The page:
Harshini is the final book in the first trilogy of Jennifer Fallon's “The Hythrun Chronicles.” And if that sounds confusing, that's because Tor has decided to put all six books into that series name, despite the fact that it's two different trilogies. In this book, a lot of the intricacies of the previous two books are undone and it's a lot more straightforward than either Medalon or Treason Keep. That can be a good thing, except that it loses a little bit of what makes Fallon's work so special. It's still a fitting conclusion, but things are wrapped up a bit too quickly and the characters are flatter than normal.
The country of Medalon has surrendered to the invading Karien armies, hordes of the evil god Xaphista, despite the fact that the Medalonian armies were winning. Tarja Tenragen, commander of the forces at the northern border with Karien, refuses to accept this, and leads a force of Defenders into an alliance with their one-time enemies, the Hythrun, led by Warlord Damin Wolfblade. All of this seems to stand in the way of R'Shiel, a half-Harshini woman, who has been tasked with destroying Xaphista in a way her god-like fellow Harshini can't. Frustrated by the politics of this world, with one king planning an invasion of another's kingdom, and fresh from arranging a marriage between Damin and the Fardohnyan princess Adrina in order to stabilize that situation, she must work out a way to destroy Xaphista that won't lead the rest of the world into the fires of war that it may never recover from. With the belief in certain gods making them even stronger, will she be able to succeed?
Usually, I really like the way Fallon handles political intrigue, juggling so many balls that many authors would likely lose them all. In Harshini, she does a decent job, but I didn't get the same sense I have in her previous books, where R'Shiel and her companions have to constantly be moving in order to keep all of the balls in the air. Instead, this book almost has her do it in step-by-step fashion. She's solved one problem with Damin and Adrina's marriage, so she travels with them to Hytheria. There, Damin has his own problems, especially with having a Fardohnyan bride, so R'Shiel has to help him solve that problem. Then another roadblock gets in the way, and dealing with that one also helps her deal with a subsequent one. Then she has to go back to Medalon for the final showdown. It's almost fantasy politics by rote, and it gets a little boring. Thankfully, Fallon's skill with characterization made sure that it doesn’t get too dull.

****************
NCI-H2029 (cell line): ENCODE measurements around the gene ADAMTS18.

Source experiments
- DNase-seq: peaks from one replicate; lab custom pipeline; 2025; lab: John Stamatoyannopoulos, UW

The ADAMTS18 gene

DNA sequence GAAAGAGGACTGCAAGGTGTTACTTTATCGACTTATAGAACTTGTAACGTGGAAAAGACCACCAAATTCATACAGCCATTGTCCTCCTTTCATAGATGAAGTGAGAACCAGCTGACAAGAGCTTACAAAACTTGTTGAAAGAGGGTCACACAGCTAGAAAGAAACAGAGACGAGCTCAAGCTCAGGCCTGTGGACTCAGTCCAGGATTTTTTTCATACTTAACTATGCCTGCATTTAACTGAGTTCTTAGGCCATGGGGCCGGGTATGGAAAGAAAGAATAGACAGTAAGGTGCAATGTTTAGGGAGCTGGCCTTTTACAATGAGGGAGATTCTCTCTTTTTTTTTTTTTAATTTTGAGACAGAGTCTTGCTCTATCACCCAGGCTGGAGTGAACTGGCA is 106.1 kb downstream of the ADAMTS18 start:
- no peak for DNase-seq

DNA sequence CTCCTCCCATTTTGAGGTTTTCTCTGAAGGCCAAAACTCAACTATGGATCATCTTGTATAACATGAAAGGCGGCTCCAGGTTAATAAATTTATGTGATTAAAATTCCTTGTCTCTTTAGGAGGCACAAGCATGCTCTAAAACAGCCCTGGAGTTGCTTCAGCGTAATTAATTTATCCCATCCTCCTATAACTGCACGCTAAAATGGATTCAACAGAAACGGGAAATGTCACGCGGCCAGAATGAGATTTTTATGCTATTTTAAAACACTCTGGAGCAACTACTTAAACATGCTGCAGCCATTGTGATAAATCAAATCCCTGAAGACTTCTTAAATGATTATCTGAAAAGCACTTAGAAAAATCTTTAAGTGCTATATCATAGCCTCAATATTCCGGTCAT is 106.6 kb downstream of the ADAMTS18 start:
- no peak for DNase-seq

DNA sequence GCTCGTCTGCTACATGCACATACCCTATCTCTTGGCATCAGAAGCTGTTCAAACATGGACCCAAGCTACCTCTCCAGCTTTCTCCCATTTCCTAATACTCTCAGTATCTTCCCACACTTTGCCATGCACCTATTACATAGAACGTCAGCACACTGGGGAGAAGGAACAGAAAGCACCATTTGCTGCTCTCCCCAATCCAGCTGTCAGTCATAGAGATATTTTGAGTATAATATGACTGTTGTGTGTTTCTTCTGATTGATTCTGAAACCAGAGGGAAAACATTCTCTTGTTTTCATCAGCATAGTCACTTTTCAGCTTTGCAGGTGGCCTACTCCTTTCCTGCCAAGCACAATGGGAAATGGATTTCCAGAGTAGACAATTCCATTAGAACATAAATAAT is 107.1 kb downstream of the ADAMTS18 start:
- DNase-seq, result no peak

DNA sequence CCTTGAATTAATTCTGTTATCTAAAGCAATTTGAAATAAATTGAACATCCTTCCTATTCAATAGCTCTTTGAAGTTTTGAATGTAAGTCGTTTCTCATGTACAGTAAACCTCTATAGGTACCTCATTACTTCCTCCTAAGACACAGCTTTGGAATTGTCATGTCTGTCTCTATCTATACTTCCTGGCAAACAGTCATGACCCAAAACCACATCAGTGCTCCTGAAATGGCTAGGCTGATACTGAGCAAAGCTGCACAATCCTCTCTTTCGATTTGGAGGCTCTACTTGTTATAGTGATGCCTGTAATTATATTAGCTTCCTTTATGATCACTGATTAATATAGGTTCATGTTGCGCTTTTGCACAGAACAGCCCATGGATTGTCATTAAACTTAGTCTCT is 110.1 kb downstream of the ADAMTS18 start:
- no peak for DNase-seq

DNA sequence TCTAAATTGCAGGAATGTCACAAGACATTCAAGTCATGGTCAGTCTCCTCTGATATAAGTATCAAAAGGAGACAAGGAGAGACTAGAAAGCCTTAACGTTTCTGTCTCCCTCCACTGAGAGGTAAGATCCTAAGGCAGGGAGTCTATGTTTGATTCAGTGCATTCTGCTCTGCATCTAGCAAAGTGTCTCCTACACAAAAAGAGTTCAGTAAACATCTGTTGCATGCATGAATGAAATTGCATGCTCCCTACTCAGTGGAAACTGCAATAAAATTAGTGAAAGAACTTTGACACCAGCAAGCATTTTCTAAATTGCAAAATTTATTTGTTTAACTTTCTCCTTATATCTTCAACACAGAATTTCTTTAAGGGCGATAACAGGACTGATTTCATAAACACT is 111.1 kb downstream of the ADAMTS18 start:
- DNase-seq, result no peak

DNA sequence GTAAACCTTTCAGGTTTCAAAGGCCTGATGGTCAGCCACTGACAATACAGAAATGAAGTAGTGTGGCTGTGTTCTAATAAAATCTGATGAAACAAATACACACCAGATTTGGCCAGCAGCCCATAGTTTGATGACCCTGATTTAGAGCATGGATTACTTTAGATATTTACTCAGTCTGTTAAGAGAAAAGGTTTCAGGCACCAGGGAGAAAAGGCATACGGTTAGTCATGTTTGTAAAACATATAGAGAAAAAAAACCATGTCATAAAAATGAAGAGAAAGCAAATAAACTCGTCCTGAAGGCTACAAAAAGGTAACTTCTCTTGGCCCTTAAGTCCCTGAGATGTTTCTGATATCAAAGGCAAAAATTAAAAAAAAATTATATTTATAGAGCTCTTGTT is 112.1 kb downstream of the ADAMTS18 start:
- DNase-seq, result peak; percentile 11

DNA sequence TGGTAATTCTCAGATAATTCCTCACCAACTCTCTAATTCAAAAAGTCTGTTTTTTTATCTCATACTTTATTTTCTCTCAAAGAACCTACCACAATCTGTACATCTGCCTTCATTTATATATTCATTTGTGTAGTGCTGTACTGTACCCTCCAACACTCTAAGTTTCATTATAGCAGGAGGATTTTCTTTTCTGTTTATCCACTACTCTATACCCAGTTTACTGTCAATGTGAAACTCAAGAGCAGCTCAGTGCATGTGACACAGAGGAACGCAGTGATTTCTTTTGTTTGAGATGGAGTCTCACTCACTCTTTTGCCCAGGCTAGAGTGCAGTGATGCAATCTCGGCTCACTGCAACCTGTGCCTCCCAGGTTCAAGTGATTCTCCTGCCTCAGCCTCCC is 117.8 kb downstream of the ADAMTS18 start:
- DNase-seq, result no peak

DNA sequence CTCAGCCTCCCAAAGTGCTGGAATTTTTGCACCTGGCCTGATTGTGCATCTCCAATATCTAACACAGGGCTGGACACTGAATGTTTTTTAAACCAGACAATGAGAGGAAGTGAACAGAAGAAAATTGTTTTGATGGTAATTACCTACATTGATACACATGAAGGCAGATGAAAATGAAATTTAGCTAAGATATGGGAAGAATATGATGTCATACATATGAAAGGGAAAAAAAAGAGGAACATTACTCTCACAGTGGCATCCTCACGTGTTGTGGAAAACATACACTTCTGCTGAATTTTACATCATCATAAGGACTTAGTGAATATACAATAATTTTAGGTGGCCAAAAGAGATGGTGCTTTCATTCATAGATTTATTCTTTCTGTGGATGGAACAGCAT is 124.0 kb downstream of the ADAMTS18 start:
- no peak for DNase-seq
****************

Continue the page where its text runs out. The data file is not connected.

R'Shiel is still done very well, though she became a bit more wooden in this book than she has in the past. The only time I was able to get deep into her character was when Brak, another half-Harshini man, showed her the true meaning of being Harshini. The wonder that was on her face and in her eyes was fabulous, and Fallon described it very well. However, the rest of the book she's like a bull in a china shop, demanding that various gods help her in certain ways, being reprimanded even as the gods sullenly do as she asks; always promising that there will be a reckoning, but there never seems to be. One might say that her final heartbreak would be punishment enough, but that was already coming even before she annoyed a number of the gods, so it can't really be considered her comeuppance.
While Tarja is much the same way, more two-dimensional than I'm used to from the author, Fallon really excels at characterizing Damin and Adrina. Their relationship is a joy to watch, as both of them have walls around themselves so high that they don't trust the other one, even when it's obvious to everybody around them that they love each other. Damin is a wonderful combination of sarcasm and intelligence, with the sarcasm hiding a deep devotion to Hytheria and to the people he loves. Adrina is, at times, too much of a spoiled brat, but it was how she was raised. Other characters aren't as strong, with Adrina's father coming off the worst. He's stereotypically greedy and wimpy when R'Shiel demonstrates her full power to him, and he just doesn't come off the page very well. I found him annoying every time I saw him, which makes it nice that it wasn't very often.
The major problem with Harshini, however, is the dropped plot threads that just scream for better treatment. The book is short by today's fantasy standards, and I think it could have used a few more pages to handle some of these, or at least Fallon could have re-worked things to actually resolve them better. The first is Loclon (who I also complained about in Treason Keep), whose storyline just withers on the vine until it's resolved in an almost perfunctory fashion at the very end. He hates R'Shiel for what she did to him, and she hates him for what he did to her in captivity. They spend a lot of time talking about having to find him in the Citadel and not letting him escape during the siege, but then he simply disappears. He then turns up again for a brief appearance so that Fallon can end his storyline. The other plot thread that goes nowhere is what happens to little Mikel. After what he's coerced into attempting to do, he's cast off without a second thought. At least his story does end in a fairly believable fashion, but it's not very interesting. Sure, it manages to throw some more conflict between Damin and Adrina, but that doesn't really go anywhere either, making this storyline seem even worse.
Ultimately, though, Harshini is an enjoyable climax to the series, and I'm looking forward to the next one (a prequel). While it's not as good as the first two books, it's not a complete dud. I just wish Fallon would have done a few things differently.